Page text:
An appeal by the defendant followed with the result that the decree was reversed, one judge dissenting. 61 F.(2d) 145. The Court of Appeals held that the Freeman [289 U.S. 227, 232] administrator was estopped from contesting the validity of the pledge by reason of the fact that he had accepted a pledge of the equity in the shares, subject by its terms to the pledge already made. Finding no sufficient evidence that other creditors were aggrieved, it refused to pass upon the question whether the pledge as to them was good or bad. It held, however, that the sale under the pledge had not been fairly made, and that a resale should be ordered. Upon the argument the defendant had made profert of the Barceloux certificate, and had left it with the court to be disposed of in any way consistent with equity and conscience. The shares in other corporations it could not produce, having disposed of them again. The court held that there could be no recovery of the value of the Barceloux shares in view of the willingness of the defendant to submit to a resale. Judgment was therefore ordered that the shares be resold under the direction of the court of bankruptcy; that out of the proceeds the Barceloux Company be paid its indebtedness with interest (less the value of the shares that it was unable to surrender); and that only the surplus, if any, be paid to the trustee. A writ of certiorari brings the case here, 288 U.S. 595 , 53 S.Ct. 319, 77 L.Ed. --.
1. The evidence sustains the finding of the District Court that the pledge to the defendant was made in fraud of creditors.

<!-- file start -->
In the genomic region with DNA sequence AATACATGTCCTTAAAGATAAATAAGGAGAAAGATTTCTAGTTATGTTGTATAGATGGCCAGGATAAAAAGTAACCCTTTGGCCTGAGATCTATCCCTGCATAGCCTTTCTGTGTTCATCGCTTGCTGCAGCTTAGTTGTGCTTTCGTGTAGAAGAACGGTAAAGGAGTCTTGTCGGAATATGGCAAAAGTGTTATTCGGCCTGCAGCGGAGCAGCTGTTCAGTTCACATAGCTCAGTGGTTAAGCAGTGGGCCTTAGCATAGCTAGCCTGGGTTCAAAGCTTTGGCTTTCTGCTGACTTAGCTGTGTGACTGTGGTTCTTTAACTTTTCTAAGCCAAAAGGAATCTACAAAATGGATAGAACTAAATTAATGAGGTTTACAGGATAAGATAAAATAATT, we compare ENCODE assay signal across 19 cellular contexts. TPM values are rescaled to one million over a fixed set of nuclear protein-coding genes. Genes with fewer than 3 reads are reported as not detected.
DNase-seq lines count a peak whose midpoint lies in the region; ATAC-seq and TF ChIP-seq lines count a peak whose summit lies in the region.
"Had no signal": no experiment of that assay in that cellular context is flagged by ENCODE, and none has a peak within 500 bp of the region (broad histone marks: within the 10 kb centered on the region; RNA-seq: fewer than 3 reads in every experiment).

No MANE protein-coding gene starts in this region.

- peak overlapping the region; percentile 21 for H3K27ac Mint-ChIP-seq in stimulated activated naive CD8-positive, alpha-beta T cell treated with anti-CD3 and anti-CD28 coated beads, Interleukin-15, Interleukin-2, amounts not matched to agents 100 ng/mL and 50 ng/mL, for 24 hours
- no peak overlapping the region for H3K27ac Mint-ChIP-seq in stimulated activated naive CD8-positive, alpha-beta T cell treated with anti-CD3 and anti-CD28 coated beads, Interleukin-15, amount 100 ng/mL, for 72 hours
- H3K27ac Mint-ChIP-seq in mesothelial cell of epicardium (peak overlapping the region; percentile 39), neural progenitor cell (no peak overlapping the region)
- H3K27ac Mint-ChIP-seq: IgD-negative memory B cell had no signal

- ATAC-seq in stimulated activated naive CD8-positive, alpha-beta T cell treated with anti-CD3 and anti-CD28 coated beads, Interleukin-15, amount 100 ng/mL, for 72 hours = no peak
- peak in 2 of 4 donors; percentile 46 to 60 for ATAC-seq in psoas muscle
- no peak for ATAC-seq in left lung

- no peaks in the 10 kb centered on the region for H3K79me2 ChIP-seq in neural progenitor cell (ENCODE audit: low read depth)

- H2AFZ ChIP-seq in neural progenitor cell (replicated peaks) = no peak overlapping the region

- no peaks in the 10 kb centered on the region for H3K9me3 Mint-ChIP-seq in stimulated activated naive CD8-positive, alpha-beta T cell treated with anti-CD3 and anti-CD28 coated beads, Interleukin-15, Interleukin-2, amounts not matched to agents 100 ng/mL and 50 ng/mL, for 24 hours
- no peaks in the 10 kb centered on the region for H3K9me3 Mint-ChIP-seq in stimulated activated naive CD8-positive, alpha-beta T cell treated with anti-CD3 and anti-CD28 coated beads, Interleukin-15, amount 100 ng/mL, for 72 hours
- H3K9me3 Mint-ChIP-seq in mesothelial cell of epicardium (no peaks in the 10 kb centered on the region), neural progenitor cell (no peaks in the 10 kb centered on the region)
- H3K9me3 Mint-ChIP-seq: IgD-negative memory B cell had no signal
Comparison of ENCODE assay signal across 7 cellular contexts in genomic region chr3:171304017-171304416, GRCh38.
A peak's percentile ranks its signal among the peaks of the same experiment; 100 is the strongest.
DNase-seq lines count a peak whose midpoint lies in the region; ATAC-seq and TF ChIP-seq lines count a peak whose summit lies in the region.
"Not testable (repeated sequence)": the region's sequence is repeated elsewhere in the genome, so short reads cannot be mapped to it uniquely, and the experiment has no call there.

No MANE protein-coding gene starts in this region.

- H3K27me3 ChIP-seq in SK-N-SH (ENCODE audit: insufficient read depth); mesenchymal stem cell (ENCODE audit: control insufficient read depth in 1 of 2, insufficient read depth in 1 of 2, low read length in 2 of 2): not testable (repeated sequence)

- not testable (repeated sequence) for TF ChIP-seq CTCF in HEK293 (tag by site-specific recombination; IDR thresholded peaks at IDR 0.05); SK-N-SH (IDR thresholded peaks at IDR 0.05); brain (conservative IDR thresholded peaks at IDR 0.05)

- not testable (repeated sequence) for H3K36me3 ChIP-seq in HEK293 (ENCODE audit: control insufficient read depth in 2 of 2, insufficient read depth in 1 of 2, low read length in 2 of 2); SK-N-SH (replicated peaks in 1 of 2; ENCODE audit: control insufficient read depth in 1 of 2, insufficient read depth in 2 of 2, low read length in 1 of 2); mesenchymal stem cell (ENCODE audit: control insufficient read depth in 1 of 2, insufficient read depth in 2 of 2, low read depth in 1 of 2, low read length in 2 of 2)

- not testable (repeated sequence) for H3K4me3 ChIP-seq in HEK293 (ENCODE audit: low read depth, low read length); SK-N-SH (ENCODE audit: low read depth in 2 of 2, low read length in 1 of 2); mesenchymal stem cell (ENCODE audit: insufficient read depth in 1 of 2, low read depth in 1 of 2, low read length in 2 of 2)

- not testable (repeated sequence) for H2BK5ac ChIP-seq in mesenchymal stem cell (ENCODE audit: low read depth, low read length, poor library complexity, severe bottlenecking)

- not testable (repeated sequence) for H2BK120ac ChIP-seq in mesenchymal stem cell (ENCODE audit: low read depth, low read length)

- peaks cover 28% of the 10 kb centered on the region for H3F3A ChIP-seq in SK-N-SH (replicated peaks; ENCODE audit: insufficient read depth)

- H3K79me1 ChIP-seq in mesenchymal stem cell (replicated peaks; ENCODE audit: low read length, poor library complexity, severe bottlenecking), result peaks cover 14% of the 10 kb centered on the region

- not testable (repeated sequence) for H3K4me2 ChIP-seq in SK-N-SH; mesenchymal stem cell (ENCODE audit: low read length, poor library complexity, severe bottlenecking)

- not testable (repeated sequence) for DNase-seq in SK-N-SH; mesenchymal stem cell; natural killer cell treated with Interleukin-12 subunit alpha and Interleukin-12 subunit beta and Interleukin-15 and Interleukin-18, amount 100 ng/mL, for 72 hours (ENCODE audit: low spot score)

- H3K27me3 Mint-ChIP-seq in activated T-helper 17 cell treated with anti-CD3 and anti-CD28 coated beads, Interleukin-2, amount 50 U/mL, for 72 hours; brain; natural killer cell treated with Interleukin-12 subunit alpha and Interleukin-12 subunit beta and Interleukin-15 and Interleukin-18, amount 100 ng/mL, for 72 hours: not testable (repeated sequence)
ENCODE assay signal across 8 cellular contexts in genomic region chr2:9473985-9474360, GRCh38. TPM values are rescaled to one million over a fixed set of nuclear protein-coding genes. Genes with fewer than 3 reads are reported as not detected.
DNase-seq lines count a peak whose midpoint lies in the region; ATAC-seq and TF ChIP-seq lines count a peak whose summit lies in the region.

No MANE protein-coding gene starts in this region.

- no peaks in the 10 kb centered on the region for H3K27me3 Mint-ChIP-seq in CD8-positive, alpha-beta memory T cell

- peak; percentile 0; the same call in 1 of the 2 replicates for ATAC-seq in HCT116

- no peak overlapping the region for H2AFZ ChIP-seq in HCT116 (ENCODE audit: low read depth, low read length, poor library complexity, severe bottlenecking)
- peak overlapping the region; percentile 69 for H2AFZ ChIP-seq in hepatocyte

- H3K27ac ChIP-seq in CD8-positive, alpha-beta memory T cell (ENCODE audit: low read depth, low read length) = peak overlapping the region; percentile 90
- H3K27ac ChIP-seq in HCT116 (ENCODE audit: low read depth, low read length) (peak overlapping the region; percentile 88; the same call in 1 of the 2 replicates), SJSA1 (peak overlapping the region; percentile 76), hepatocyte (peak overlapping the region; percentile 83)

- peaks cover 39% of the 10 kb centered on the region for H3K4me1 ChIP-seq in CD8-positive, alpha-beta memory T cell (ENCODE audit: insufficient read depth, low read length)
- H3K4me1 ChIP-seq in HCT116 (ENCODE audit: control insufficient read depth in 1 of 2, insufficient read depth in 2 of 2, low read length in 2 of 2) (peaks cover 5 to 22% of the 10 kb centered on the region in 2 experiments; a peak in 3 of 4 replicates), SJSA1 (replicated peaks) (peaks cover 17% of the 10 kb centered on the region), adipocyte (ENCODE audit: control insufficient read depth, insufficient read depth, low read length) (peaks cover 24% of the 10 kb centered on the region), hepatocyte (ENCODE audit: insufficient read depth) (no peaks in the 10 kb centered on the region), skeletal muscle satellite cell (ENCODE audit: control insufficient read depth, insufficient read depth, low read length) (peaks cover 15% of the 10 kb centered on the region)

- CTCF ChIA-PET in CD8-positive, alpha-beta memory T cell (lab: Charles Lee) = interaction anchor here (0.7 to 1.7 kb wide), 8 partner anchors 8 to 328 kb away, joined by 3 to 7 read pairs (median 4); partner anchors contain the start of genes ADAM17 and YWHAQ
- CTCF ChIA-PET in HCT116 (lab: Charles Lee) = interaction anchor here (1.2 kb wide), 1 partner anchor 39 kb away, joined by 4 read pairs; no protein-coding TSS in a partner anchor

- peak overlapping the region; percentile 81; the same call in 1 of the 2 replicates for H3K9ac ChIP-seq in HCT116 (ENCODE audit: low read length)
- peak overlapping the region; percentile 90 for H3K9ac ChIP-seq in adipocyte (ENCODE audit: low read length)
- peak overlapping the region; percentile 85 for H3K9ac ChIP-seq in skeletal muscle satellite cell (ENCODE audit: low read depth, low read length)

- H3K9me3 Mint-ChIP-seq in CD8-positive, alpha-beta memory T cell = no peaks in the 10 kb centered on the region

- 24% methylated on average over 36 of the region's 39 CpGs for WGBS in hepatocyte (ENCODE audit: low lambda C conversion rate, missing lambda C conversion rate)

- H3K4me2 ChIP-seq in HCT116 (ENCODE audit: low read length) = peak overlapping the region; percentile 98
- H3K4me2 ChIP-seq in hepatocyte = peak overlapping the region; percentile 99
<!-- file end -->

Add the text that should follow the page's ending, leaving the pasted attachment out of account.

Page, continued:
More is here than a mere preference. If that and nothing else had been intended, the pledge would be proof against attack, for it was made more than four months before the bankruptcy petition. But in truth there was much besides. The pledge was a step in a general plan which must be viewed as a whole with all its composite implications. Dean v. Davis, 242 U.S. 438, 444 , 37 S.Ct. 130; Coder v. Arts, 213 U.S. 223, 244 , 29 S.Ct. 436, 16 Ann.Cas. 1008. The principal assets of the debtor were his certificates of stock in the family corporation. There was to be a delivery of these certificates as security for an indebtedness much less than the value of [289 U.S. 227, 233] the collateral deposited. There was to be a delivery of other security to make sure that all the assets of the debtor, not otherwise incumbered, would be within the control of the pledgee. There was to be a sale so secret that none of the creditors would be likely to know anything about it, with the result that other bids would be forestalled, and embarrassing inquiries as to preferences averted. Finally, to make the job a through one, the odds and ends of other assets were to be conveyed to friends or relatives. As the outcome of these manoeuvres the Barceloux Company canceled an indebtedness of about $33,000, and became the owner of stock certificates worth triple that amount. The unconscionable sale is not to be viewed in isolation, as something disconnected from the pledge, an accident or afterthought. It was the fruit for which the seed was planted, or so the trier of the facts might look at it. The Barceloux Company set out to do something more than secure the payment of a debt. It became a party to a plan to appropriate a surplus and in combination with its debtor to hold his creditors at bay. Dean v. Davis, supra; Shapiro v. Wilgus, 287 U.S. 348 , 53 S.Ct. 142. So the District Judge interpreted the transaction, viewing the events consecutively as stages of an unfolding plot. We discover no sufficient reason for rejecting his conclusion. Indeed, the Circuit Court of Appeals held nothing to the contrary. It refrained from approving or condemning the purpose of the pledge, being led to that course by the application of the doctrine of estoppel. The finding therefore stands.